Embodied energy and carbon in construction materials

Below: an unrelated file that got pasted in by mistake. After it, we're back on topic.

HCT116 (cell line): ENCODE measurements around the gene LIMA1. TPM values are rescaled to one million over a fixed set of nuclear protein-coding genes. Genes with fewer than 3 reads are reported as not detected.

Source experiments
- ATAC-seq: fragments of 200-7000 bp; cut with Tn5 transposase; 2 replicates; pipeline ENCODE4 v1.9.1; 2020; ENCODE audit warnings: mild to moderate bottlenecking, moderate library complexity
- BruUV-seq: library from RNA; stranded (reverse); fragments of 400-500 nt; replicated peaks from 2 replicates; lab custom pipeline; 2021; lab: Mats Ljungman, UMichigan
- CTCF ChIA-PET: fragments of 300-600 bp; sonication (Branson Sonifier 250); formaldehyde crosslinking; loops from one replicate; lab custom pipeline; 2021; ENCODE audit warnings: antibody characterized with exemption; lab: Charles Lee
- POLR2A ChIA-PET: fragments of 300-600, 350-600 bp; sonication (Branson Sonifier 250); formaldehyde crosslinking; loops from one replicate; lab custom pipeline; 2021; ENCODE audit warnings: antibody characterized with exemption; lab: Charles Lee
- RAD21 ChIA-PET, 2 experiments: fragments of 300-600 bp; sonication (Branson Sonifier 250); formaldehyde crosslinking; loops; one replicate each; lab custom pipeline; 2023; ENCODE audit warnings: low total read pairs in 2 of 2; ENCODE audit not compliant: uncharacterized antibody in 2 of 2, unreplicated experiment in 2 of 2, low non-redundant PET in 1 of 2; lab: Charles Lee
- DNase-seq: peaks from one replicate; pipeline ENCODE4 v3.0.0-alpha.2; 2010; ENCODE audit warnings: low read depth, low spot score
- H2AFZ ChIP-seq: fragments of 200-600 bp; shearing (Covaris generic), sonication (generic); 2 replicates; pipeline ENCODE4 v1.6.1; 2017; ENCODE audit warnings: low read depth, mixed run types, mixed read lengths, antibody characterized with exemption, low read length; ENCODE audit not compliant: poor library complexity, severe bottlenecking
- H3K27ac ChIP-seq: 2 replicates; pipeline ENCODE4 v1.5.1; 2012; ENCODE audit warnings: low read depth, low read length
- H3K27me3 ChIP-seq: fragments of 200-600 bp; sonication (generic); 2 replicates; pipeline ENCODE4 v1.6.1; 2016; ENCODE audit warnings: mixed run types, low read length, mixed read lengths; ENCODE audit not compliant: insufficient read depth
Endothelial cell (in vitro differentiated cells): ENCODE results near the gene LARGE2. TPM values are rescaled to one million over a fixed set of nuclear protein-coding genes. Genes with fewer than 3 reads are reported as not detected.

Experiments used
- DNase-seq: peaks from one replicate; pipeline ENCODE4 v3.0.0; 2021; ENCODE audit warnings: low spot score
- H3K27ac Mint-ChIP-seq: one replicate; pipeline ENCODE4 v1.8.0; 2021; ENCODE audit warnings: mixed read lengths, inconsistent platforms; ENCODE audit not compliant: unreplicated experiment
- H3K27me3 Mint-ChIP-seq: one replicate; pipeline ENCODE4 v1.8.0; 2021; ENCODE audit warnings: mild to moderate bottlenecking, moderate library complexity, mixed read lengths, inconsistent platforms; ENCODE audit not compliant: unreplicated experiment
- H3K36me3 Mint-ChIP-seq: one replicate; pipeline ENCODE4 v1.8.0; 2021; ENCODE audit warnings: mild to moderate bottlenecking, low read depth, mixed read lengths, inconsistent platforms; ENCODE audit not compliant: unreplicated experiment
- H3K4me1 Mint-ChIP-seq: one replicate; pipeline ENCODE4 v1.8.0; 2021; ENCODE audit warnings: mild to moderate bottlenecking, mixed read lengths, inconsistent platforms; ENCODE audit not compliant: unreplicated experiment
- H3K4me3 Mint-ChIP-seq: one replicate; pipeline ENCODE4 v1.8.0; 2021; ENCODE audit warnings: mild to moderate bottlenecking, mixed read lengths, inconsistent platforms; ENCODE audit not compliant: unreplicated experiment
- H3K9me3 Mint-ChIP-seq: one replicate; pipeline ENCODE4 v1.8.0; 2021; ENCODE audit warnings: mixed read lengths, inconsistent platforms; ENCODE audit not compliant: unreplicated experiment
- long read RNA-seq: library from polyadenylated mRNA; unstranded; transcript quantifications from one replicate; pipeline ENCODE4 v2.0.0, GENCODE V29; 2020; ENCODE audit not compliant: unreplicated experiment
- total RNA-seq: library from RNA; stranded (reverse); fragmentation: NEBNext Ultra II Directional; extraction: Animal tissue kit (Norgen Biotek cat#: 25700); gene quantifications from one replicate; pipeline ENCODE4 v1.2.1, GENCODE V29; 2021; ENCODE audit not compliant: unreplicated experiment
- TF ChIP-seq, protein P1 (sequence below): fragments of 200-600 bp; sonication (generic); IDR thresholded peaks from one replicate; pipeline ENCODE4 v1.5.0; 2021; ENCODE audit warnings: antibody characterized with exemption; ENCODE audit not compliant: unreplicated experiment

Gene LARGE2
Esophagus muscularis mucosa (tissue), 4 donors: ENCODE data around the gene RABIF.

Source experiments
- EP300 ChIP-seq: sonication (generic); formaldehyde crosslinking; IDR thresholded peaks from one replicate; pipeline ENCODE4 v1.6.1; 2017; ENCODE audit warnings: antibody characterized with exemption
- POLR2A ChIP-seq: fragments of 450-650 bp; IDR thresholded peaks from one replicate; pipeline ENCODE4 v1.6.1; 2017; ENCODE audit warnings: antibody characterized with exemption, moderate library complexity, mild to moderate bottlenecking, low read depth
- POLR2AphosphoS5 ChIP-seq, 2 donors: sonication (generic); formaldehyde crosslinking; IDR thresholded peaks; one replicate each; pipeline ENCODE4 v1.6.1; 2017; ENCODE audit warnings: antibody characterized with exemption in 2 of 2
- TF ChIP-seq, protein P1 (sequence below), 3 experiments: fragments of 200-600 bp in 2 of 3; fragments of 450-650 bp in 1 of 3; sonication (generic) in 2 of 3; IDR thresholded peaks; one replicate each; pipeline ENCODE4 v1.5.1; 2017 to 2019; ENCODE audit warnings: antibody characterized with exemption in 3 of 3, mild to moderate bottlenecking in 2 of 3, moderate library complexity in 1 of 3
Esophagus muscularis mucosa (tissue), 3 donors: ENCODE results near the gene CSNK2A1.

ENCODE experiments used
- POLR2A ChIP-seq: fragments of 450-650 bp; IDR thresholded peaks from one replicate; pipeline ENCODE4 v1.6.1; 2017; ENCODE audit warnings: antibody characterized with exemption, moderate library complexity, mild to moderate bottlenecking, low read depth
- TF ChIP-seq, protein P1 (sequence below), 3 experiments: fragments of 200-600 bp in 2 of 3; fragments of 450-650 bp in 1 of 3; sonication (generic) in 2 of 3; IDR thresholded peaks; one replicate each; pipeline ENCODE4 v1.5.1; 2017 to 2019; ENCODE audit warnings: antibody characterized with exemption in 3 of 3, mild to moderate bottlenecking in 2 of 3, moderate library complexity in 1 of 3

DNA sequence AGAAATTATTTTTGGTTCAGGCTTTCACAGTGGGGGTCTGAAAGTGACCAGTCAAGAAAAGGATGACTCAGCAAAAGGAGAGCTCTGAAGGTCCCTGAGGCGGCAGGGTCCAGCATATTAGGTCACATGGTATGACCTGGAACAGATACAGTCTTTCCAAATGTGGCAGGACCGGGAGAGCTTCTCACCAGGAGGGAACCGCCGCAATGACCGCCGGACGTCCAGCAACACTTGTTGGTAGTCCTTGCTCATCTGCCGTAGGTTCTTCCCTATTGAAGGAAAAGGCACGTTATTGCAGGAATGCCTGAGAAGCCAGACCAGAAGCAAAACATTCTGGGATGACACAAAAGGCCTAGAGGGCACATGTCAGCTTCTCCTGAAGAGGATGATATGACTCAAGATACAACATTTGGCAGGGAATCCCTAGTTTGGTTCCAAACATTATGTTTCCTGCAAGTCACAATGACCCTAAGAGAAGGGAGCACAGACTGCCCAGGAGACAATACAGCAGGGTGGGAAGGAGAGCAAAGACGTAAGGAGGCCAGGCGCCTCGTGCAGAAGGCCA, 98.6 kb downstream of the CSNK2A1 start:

The development of an open-access, reliable database for embodied energy and carbon (dioxide) emissions associated with the construction industry is described. The University of Bath's inventory of carbon and energy database lists almost 200 different materials. The data were extracted from peer-reviewed literature on the basis of a defined methodology and a set of five criteria. The database was made publicly available via an online website and has attracted significant interest from industry, academia, government departments and agencies, among others. Feedback from such professional users has played an important part in the choice of ‘best values’ for ‘cradleto-site’ embodied energy and carbon from the range found in the literature. The variation in published data stems from differences in boundary definitions (including geographic origin), age of the data sources and rigour of the original life-cycle assessments. Although principally directed towards UK construction, the material set included in the database is of quite wide application across the industrial sector. The use of the inventory is illustrated with the aid of 14 case studies of real-world new-build dwellings. It was observed that there was little difference between embodied energy and carbon for houses and apartments until external works were taken into account (energy inputs for roads, connecting pathways, etc.).